Anti-Americanism Acquires Virtue

Posted on Saturday, January 07 at 10:16 by robertjb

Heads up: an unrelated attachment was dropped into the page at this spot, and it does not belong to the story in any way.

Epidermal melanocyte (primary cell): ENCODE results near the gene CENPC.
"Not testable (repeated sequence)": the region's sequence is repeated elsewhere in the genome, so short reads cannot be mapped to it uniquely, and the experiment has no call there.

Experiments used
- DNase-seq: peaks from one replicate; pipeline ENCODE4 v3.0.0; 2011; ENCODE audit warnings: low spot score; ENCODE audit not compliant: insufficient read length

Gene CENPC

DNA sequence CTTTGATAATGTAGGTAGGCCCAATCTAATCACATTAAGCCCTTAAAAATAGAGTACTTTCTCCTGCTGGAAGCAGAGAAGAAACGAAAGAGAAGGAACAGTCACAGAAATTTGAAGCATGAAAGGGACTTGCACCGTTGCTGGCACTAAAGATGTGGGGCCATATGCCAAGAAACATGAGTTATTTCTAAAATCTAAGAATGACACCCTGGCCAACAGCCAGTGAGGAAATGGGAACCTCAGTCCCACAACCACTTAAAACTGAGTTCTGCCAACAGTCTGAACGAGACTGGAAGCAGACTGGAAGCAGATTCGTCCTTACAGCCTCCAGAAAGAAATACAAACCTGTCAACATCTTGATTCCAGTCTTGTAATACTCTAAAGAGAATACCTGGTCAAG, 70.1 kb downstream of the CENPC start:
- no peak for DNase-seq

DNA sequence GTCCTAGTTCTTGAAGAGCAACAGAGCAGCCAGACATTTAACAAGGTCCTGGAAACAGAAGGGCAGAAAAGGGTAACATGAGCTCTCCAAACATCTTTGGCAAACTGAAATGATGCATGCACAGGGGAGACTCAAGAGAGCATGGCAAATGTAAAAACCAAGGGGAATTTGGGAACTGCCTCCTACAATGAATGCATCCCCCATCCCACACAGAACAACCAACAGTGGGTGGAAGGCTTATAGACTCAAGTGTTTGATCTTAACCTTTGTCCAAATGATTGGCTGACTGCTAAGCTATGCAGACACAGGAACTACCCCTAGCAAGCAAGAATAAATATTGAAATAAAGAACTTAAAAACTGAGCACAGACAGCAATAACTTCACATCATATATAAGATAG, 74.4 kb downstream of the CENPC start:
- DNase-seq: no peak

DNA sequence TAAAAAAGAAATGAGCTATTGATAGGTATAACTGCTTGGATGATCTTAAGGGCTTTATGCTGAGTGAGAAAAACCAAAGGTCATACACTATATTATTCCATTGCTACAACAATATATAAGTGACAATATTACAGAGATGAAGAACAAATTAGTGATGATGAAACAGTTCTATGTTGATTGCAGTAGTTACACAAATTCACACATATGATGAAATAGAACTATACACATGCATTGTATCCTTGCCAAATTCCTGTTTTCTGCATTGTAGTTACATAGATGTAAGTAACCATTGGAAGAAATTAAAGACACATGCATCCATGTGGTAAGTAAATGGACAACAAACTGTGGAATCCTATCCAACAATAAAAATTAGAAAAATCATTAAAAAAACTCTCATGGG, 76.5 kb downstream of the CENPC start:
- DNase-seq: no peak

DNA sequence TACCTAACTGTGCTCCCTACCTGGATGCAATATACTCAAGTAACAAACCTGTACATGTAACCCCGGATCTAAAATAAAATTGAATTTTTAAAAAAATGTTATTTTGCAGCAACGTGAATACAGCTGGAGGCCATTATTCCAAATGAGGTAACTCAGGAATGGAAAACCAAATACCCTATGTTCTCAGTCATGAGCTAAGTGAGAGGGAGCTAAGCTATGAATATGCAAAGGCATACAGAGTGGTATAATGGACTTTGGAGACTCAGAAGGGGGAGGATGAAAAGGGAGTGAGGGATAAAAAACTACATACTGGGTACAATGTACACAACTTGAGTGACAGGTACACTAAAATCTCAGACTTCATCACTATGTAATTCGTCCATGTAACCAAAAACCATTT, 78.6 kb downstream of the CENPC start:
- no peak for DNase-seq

As any linguist worth his salt will tell you language is in constant evolution- or maybe we should say constant intelligent redesign. Words are added, dropped, go out of fashion and have their meanings corrupted- or quite simply their meaning is no longer applicable. As we develop new concepts, products and processes new terminology is needed to identify them. Among those that come immediately to mind are "soft torture' and "extraordinary rendition”. In these post-modern times we have propinquity for squalid euphemisms. Anti-Americanism is no longer applicable to Canadians as we are increasingly de facto Americans with the consequent entitlement to speak to American issues. We are merely voicing the same concerns expressed by a lot of other Americans; the difference being they are constitutionally enfranchised as part of the empire, we just haven't gotten around to applying for citizenship yet- though our peerless political elites keep knocking at the door. One reason anti- Americanism has transformed is that a lot of the writers I read - true blue American ones- are saying that the Bush administration is anti-American-another revolution is going on, betraying all the things America once stood for. The US constitution is being demeaned, the law according to Attorney General Alberto Gonzales is a joke, John Bolton, US Ambassador to the UN is a one man wrecking crew, and the US is returning to rule by the divine right of self-proclaimed kings. Some might like to dismiss these writers as left wing flakes, but too much of what they say quite simply makes sense and remind us of what was and what should be. So it might be said that anti-Americanism is no longer an international import, but a flourishing home grown industry, a crisis within the country- and at the very heart of the country. As one US politician recently commented "It is hard to be a moderate Republican these days." The US is no longer a unitary state as it is now composed of the red states that voted for Bush and the blue states that voted Democrat. Canadians have more in common with Americans from the blue states. So it would be more accurate to accuse us of being anti-red state than being anti-American. Interestingly, the current US ambassador to Canada, David Wilkins is from a red state. In a recent speech to the Canadian Club he made the rather inane claim that 9/11 has changed America forever(as if it was the first country to ever suffer a terrorist attack). The obvious retort to this claim is that America will be changed only if it lets itself be changed and there is the very legitimate, though not so popular contention, that too many of the changes are simply fabrications of a nefarious political agenda. Nor is it completely accurate to say we are anti-Bush, as GW is simply the bag man for much more sinister ideologues known as neo-conservatives, and here lies the crux of the problem as it is their agenda that is the driving force behind the dark anti-American revolution. The revolution is unfortunately a highly exportable item. Though it is not covered by NAFTA it could end up in this flagging country. The not so mysterious reason Stephen Harper, and his eminent CPC party is not doing better at the polls is that there is every suspicion that they are neo-cons in waiting, ready to import the dark revolution-the Washington Tribute Tax(WTT) will go through the roof. As we North Americans tend to be a bit parochial, British playwright Harold Pinter in his Noble Lecture gives further testimony on why anti-Americanism acquires virtue: The United States no longer bothers about low intensity conflict. It no longer sees any point in being reticent or even devious. It puts its cards on the table without fear or favour. It quite simply doesn't give a damn about the United Nations, international law or critical dissent, which it regards as impotent and irrelevant. It also has its own bleating little lamb tagging behind it on a lead, the pathetic and supine Great Britain. Pinter is kind enough to point us in the right direction when he mentions, “critical dissent,” and its being “impotent” and “irrelevant”. It must become potent and relevant especially within US borders where it must coalesce into political action, and we should be supportive by not being silently complicit. In the movie, Bonfire of The Vanities, based on the Tom Wolfe novel, the judge, played by Morgan Freeman defines the law, all law, as coming down to one word "decency!” Where decency is lacking anti-Americanism acquires virtue.

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